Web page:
My faithful guide, Stefan Schmid. Stefan has been working in Aguas Negras and Villa Ascension for over 10 years with Mercy Ships. Everywhere we went, people would call out to Stefan telling him how glad they were to see him. He has worked hard through the years to do more than just build houses for the poor. He has developed real lasting relationships with the people in these poor communities. Stefan showed me that we have to do more than just come to build houses for these people. They need training and skills in order to find jobs in order to pull themselves out of poverty. They need help, not handouts. Stefan has an idea to bring teams of skilled people down to Aguas Negras. These teams would build homes for people, but they would work with local people to teach them how to build, how to use computers, how to do electrical work, etc...
This is my young friend Chico standing on the shore of Aguas Negros. Behind him you see a powerplant. This is also where the sewage runs to. You and I would never even consider swiming in these waters, but the people of Aguas Negras not only swim, but fish here.

This is the school in Aguas Negras run by an amazing lady named Sandra. She told us her story my first night in Puerta Platta. She has an amazing testimony for what God has done in her life. I hope to tell her story more completely in a later post. The school is a bright spot in a very difficult place. She is truly devoted to these people, she is one of them. That is Sandra's daughter in the picture.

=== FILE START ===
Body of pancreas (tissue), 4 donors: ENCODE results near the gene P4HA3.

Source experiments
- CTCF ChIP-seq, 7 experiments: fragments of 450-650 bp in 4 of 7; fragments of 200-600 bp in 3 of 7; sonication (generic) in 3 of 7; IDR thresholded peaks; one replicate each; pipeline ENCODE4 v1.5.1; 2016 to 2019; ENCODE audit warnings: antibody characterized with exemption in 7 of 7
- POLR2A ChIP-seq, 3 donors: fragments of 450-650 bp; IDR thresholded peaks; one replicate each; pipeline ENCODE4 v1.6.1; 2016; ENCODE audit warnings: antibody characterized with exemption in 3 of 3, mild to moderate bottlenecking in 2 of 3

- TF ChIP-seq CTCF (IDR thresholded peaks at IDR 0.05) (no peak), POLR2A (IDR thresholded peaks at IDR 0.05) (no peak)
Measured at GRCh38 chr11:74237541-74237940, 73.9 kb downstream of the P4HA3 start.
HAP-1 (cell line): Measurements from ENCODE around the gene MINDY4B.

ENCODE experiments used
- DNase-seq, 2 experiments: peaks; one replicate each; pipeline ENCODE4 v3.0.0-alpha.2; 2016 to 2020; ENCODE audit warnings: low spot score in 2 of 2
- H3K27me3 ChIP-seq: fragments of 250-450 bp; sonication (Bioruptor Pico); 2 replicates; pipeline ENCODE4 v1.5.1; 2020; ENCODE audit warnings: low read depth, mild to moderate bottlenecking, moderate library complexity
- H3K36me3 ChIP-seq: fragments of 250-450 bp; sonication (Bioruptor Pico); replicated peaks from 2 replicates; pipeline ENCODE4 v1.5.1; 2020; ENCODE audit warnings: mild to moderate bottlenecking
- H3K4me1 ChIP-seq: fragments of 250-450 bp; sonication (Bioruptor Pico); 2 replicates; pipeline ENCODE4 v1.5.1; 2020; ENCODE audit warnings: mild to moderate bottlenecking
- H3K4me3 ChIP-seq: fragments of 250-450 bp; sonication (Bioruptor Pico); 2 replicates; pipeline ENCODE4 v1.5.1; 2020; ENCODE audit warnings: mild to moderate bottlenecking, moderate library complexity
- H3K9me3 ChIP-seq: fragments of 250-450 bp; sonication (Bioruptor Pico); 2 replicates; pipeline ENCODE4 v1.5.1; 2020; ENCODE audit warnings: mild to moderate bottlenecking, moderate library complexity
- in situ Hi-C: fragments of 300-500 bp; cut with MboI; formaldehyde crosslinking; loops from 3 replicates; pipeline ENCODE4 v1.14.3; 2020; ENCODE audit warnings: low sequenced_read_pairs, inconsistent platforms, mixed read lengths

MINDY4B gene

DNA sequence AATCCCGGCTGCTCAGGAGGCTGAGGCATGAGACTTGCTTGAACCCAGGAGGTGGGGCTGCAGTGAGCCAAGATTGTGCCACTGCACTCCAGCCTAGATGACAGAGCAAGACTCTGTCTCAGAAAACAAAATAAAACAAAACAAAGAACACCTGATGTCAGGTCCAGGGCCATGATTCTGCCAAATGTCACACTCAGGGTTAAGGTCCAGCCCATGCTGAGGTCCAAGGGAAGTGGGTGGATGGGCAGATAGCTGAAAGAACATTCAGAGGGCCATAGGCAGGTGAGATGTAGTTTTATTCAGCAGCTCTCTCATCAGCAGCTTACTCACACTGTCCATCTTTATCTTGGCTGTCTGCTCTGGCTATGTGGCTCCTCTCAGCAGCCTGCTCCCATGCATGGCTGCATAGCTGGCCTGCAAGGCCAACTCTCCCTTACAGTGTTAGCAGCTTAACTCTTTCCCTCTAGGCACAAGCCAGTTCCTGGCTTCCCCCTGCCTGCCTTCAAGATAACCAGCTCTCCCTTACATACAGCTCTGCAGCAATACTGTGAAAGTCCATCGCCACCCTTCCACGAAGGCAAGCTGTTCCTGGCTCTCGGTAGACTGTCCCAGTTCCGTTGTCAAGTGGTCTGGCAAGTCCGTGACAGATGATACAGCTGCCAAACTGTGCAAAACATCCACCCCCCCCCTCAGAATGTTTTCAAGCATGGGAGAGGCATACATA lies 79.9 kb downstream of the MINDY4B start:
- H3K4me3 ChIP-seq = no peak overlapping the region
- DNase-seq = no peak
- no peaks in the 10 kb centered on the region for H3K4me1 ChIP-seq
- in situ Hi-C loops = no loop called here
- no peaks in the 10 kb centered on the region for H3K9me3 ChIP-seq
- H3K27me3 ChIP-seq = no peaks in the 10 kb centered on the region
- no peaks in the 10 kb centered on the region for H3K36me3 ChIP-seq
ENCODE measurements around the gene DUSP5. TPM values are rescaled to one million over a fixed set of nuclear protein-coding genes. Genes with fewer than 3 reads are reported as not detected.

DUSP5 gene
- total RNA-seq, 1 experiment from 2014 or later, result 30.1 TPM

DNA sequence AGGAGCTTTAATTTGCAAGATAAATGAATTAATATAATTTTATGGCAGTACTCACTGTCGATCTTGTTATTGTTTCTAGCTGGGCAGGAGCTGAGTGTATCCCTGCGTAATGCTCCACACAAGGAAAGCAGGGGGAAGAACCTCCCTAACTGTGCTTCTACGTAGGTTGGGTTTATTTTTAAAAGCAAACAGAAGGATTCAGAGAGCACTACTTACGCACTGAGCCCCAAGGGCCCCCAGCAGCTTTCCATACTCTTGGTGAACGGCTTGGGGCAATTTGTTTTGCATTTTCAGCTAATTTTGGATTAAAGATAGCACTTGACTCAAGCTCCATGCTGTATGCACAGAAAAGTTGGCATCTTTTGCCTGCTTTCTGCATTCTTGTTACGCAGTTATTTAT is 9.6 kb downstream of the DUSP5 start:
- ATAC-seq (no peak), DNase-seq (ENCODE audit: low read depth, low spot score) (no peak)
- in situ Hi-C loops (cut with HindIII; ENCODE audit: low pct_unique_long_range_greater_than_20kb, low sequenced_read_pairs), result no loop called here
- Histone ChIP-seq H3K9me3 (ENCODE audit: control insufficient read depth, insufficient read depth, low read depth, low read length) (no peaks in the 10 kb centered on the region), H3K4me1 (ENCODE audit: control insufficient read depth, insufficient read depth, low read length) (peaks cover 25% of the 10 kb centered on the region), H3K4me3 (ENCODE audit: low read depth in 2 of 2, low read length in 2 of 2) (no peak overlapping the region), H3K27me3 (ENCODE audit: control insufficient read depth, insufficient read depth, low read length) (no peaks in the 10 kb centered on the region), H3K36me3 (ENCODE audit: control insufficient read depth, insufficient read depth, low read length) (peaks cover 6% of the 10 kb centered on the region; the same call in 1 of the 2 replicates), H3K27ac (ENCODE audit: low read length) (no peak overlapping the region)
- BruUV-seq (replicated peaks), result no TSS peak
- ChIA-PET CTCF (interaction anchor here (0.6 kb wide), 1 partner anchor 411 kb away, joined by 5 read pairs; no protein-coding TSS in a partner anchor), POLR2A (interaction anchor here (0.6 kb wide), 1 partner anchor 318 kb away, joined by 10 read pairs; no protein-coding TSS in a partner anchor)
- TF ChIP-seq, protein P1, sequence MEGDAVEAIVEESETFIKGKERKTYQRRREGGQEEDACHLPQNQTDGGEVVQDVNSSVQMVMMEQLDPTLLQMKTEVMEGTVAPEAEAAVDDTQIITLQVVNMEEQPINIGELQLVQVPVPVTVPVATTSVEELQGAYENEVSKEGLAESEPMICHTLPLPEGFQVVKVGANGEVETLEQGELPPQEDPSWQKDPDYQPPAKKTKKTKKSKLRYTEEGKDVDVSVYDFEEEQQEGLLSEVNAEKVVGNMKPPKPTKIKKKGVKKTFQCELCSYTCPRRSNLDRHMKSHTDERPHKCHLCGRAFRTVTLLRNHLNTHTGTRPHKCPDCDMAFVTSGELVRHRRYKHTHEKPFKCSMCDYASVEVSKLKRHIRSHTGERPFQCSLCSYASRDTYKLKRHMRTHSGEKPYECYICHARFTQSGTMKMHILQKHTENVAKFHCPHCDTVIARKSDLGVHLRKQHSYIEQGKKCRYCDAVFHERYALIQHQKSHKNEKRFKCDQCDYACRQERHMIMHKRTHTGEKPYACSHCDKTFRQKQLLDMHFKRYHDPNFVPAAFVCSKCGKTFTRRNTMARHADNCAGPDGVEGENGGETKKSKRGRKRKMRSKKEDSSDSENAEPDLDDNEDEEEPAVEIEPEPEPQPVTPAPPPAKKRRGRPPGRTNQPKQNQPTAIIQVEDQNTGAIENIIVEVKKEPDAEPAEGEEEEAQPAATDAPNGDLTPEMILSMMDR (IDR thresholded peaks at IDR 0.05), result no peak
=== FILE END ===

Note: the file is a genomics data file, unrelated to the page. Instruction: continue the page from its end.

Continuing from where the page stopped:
Dominican Republic Trip Re-cap, Villa Ascension

This is the view of the Hatian village called Villa Ascension from the hills above. Out of view to the right is what they call the Old Village. That village is on "Company" land. The sugar cane industry originally brought Hatians to the DR to cut cane. When the processing factory folded years ago, they left their workers with no place to go, no work, and no hope. Notice the sugar cane in the foreground and surrounding the village.

The one and only road into or out of the Hatian villiage.

One of the dwellings in the Old Village. Richard James is the man we are talking to about raising tilapia to help the people of Villa Ascension. He was our guide as we walked through the village. He came to the DR with Mercy Ships about 6 years ago - and never left. He lives among the people in the same conditions. Now he has a small piece of land in the hills above the villages. The people come to him when they need help, food, or have medical needs.

A girl and her baby sit in front of the local voodoo preist's place. Voodoo is no joke here. It is real and a part of the culture. This was the place where I felt most uncomfortable during the trip. Stefan explained to me that it was normal to feel that way, but what have we to fear? The creator of the universe is our God. These "priests" are in need of God's word and salvation too.

Just a typical dwelling with a family in front. Seeing the children was difficult for me. That could be my Emma sitting there naked, dirty, and hungry.

Babys sleeping on the concrete floor of a Company dwelling with Mama watching over.

This little Hatian girl lives in the shack behind her. It was very humbling to walk through their village and take photos of their homes. The people of Villa Ascention and the "Old Village" were very gracious and open. They invited us into their homes and offered to share what they had.